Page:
A spire is an Old English term for sprout or shoot of grass, something that grows upwards, reaching for the skies. In the case of a church, it is the heavens the spire is intended to reach and for those early Christians, the height of the spire, way above their heads, must have been awe inspiring.
A spire on a cathedral always, and perhaps more importantly for those that constructed it, was about the power of religion. Like the point of a spear or sword, it was a symbol of strength. Sometimes one spire was not sufficient, but two or three.
The spire of Salisbury cathedral, the tallest of its kind in the world still surviving (404ft /123m), was built between 1300 and 1320. Salisbury grew up around the cathedral because the original location for the city was a few miles away at Old Sarum. The Normans built a castle out of an Iron Age fort at Old Sarum and in 1075, a cathedral was constructed next to the castle motte. However, the monks and the garrison didn’t exactly get on. In 1220, the bishop of Salisbury decided to move away from the castle and its bad influence. Supposedly, he shot an arrow from the castle mound and it landed where the new cathedral was built. Not likely, given the distance!
This cathedral survived, as did the spire, which has needed much restoration of the years to keep it up there. Sir Christopher Wren was one involved in helping to save the spire. He determined the spire was leaning by 30 inches and inserted iron rods to strengthen the structure. By modern standards, he did an amazing job – the spire hasn’t moved since.
Wren was responsible for building St Paul’s Cathedral in the City of London. The cathedral wasn’t the first to stand there – the first, Old St Paul’s – burnt down in the Great Fire of London in 1666. The original cathedral was built between 1087 and 1314. It was a big cathedral, as excavations have revealed and probably longer than Winchester – the current record holder in the UK for Medieval cathedrals. It sported the tallest spire in Europe barring Lincoln’s – 489 ft / 149m. Pity it went up in smoke. Wren replaced the spire design with a Baroque dome.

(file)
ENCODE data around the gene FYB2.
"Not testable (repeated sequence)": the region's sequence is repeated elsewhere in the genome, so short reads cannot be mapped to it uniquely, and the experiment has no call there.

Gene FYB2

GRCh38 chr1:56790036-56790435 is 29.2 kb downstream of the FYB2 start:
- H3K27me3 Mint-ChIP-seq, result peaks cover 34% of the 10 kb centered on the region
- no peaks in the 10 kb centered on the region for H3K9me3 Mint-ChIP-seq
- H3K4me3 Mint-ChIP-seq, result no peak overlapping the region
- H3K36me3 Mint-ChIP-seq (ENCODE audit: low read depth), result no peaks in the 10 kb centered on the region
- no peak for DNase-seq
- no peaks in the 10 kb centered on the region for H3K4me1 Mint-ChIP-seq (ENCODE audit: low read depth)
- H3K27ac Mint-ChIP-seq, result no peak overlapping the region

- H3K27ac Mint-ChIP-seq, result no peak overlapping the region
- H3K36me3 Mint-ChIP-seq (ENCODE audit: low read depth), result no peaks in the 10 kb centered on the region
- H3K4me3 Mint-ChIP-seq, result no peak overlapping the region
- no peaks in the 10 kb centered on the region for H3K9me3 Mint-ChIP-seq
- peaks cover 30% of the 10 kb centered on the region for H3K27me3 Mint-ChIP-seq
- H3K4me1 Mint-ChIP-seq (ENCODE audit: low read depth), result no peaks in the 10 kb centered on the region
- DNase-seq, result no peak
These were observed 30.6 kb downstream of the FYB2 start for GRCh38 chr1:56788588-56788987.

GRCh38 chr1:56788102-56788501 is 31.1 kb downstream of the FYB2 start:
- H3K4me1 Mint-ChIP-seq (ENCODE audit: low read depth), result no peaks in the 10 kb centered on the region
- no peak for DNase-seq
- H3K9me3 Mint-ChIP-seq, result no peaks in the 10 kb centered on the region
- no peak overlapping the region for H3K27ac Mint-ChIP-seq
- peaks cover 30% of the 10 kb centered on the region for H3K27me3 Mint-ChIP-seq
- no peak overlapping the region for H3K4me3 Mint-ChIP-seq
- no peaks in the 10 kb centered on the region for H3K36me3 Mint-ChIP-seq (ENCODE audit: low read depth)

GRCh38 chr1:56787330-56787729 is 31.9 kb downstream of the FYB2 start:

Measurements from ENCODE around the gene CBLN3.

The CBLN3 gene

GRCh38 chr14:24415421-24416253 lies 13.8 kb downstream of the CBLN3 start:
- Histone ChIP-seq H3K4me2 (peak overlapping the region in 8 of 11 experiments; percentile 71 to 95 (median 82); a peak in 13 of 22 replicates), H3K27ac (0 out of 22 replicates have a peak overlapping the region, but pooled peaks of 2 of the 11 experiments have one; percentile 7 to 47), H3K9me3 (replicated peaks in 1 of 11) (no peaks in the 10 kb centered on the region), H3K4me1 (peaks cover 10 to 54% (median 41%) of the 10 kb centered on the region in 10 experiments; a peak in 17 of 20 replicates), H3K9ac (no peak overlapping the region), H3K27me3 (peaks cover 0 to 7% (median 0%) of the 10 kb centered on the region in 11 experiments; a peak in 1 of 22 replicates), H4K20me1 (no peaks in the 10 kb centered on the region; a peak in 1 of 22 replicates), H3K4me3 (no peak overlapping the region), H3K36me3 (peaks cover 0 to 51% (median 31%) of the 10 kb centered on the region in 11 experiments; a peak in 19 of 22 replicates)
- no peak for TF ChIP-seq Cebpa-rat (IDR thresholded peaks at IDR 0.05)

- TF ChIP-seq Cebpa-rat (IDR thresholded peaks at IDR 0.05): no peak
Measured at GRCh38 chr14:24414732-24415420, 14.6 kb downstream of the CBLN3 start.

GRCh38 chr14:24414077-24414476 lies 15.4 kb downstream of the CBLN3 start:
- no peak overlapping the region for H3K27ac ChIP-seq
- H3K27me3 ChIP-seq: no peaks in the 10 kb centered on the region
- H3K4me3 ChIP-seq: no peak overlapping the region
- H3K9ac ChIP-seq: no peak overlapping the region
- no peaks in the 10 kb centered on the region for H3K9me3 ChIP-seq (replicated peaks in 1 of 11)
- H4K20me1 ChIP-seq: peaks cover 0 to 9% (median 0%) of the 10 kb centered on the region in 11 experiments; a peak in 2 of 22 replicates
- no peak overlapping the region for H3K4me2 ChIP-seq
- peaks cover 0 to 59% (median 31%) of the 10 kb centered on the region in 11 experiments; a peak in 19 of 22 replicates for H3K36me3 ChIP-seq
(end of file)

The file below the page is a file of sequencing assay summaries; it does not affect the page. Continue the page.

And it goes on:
Lincoln Cathedral boasted the tallest spire at 525ft / 160m, which surpassed the Great Pyramid of Giza in height. The central spire was blown down in a storm in 1548 and the remaining spires removed in 1807 due to safety issues.
There are just three remaining cathedrals in the UK with 3 spired towers: Lichfield, Truro and St Mary’s Episcopal Cathedral in Edinburgh.
Lichfield is the only Medieval cathedral left in Britain with 3 spires. It was extensively renovated by Sir George Scott, who happened to build the spires at St Mary’s in Edinburgh. The foundation stone for St Mary’s was laid in 1874, however, the twin spires on the western end weren’t built until 1913-1917 – they’re known as Barbara and Mary (Walker), after the two sisters who paid for the original construction.
Truro cathedral is at the other end of the British Isles in Cornwall. Built as part of the Victorian’s Gothic revival between 1880 and 1910. The central tower and spire stand at 250ft / 76m. Reaching high had lost its impact, it seems, but as a ‘modern’ version of a Medieval cathedral, it captures the style quite well, I think.
Cathedrals weren’t alone in having spires – parish churches do too. There are many – I couldn’t find a reference to how many – but having grown up in the Midlands, there are lots. One of the most famous in England is the Crooked Spire of Chesterfield in Derbyshire. The twisting was caused by the lead covering the spire. As the sun shines on the southern side of the spire, its heats and expanding at a great rate than the north side, twisting it around. The weight of the lead doesn’t help either.
Legends present a different reason: when a virgin married in the church, the spire turned in surprise to look at the bride and that if another virgin marries in the church, it will turn again! Another is that the devil sat on the spire and coiled his tail around it. The towns people rang the bells in alarm and the devil ran off with his tail still snaked around the spire, twisting it. Legends are much more fun than rational scientific explanations.